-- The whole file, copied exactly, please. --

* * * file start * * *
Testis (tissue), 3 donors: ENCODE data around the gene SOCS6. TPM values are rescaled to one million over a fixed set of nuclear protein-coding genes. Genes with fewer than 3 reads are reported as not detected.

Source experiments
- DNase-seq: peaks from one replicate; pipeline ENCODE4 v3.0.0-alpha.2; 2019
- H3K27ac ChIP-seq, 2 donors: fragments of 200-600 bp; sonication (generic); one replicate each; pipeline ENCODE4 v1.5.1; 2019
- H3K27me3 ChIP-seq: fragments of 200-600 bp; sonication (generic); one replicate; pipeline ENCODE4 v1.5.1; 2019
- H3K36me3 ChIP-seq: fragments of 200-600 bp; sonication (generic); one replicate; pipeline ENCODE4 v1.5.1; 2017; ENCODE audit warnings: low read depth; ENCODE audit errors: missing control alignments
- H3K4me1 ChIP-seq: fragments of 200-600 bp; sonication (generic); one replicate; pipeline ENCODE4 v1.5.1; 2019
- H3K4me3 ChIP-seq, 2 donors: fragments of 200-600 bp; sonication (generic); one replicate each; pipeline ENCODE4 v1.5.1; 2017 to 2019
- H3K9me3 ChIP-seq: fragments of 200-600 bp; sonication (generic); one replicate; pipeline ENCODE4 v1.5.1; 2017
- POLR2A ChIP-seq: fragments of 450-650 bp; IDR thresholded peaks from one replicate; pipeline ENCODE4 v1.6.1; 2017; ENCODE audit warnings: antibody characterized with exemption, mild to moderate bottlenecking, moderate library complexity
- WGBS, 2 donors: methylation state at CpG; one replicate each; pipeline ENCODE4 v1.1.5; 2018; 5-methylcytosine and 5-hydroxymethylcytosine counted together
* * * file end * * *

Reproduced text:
Testis (tissue), 3 donors: ENCODE data around the gene SOCS6. TPM values are rescaled to one million over a fixed set of nuclear protein-coding genes. Genes with fewer than 3 reads are reported as not detected.

Source experiments
- DNase-seq: peaks from one replicate; pipeline ENCODE4 v3.0.0-alpha.2; 2019
- H3K27ac ChIP-seq, 2 donors: fragments of 200-600 bp; sonication (generic); one replicate each; pipeline ENCODE4 v1.5.1; 2019
- H3K27me3 ChIP-seq: fragments of 200-600 bp; sonication (generic); one replicate; pipeline ENCODE4 v1.5.1; 2019
- H3K36me3 ChIP-seq: fragments of 200-600 bp; sonication (generic); one replicate; pipeline ENCODE4 v1.5.1; 2017; ENCODE audit warnings: low read depth; ENCODE audit errors: missing control alignments
- H3K4me1 ChIP-seq: fragments of 200-600 bp; sonication (generic); one replicate; pipeline ENCODE4 v1.5.1; 2019
- H3K4me3 ChIP-seq, 2 donors: fragments of 200-600 bp; sonication (generic); one replicate each; pipeline ENCODE4 v1.5.1; 2017 to 2019
- H3K9me3 ChIP-seq: fragments of 200-600 bp; sonication (generic); one replicate; pipeline ENCODE4 v1.5.1; 2017
- POLR2A ChIP-seq: fragments of 450-650 bp; IDR thresholded peaks from one replicate; pipeline ENCODE4 v1.6.1; 2017; ENCODE audit warnings: antibody characterized with exemption, mild to moderate bottlenecking, moderate library complexity
- WGBS, 2 donors: methylation state at CpG; one replicate each; pipeline ENCODE4 v1.1.5; 2018; 5-methylcytosine and 5-hydroxymethylcytosine counted together